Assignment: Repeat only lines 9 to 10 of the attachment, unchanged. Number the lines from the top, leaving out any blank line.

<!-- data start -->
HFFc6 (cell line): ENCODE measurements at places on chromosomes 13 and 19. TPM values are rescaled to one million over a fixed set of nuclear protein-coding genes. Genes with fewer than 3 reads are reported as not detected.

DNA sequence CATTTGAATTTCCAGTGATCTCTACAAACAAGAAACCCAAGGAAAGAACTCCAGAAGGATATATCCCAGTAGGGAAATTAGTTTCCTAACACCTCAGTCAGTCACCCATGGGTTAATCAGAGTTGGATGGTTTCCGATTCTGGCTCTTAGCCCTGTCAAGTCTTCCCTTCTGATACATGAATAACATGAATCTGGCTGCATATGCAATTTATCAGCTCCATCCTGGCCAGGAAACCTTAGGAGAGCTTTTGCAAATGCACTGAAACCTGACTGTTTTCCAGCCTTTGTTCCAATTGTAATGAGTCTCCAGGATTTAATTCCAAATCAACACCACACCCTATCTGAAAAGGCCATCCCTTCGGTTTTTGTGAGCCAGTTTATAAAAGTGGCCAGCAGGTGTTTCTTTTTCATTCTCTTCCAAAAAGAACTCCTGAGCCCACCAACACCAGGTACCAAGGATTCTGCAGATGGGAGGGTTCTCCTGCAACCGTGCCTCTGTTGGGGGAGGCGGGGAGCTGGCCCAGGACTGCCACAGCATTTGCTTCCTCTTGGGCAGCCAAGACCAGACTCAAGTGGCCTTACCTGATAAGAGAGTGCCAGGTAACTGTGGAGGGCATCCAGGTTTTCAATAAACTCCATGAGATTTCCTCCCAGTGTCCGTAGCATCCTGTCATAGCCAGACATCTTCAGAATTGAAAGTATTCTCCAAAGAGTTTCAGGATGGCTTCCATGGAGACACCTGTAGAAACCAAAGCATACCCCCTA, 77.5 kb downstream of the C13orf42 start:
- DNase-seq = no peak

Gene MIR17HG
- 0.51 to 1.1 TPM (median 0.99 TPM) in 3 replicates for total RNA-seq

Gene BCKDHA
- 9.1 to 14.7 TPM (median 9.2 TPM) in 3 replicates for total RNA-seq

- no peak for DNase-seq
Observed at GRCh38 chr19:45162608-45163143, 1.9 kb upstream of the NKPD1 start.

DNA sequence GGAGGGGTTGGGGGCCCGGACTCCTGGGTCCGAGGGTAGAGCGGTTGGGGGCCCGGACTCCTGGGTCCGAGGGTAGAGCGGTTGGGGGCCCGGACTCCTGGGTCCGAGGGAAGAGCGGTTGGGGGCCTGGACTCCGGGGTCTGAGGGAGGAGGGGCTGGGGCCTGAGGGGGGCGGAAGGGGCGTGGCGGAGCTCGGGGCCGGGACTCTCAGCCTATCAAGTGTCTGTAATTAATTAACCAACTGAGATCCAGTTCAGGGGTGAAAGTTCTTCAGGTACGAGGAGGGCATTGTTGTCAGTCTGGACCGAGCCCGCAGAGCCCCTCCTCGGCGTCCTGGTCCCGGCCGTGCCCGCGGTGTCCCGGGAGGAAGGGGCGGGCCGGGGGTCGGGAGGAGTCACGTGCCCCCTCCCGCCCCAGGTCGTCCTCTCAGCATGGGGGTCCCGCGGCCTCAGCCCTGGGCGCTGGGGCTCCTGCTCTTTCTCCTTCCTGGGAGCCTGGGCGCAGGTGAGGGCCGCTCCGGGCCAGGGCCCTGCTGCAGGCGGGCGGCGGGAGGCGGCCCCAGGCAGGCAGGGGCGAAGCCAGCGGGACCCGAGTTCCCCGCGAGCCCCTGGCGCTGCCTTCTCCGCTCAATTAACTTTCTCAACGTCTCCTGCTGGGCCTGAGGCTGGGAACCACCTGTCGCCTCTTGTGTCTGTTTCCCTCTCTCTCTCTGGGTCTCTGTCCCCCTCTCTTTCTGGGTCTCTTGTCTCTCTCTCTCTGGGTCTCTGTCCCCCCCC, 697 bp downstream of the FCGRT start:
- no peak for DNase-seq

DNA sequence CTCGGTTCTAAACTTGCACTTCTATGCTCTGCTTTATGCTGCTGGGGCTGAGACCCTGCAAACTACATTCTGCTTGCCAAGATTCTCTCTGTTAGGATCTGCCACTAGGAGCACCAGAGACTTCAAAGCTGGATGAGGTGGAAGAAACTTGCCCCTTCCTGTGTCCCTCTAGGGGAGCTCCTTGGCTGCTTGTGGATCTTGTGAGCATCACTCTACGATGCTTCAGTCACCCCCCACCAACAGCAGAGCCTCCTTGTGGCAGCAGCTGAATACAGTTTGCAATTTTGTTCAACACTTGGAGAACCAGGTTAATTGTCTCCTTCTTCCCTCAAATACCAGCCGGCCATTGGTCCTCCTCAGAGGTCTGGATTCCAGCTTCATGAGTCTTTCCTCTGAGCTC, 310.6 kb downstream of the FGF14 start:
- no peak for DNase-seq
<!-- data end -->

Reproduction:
Observed at GRCh38 chr19:45162608-45163143, 1.9 kb upstream of the NKPD1 start.

DNA sequence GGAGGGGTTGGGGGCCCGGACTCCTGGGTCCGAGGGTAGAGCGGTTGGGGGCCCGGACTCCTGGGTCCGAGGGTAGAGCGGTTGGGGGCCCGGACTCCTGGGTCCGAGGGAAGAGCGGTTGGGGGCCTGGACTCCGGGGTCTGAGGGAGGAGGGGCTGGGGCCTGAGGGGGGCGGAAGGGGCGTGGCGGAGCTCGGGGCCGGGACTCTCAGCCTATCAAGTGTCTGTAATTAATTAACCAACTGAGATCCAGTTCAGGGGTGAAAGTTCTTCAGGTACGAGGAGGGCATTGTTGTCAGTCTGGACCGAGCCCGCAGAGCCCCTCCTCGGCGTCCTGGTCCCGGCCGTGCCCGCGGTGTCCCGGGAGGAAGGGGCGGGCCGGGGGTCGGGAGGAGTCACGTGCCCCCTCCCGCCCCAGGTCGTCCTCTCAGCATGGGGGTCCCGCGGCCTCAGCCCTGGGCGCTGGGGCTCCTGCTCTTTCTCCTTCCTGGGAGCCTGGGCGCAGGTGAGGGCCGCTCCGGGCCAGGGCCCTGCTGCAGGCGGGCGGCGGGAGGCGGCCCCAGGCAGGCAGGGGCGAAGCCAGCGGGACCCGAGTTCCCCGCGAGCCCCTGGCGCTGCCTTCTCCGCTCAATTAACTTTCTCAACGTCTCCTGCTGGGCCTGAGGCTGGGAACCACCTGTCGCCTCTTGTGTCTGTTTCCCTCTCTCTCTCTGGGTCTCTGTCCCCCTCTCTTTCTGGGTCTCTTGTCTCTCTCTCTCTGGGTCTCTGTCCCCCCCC, 697 bp downstream of the FCGRT start: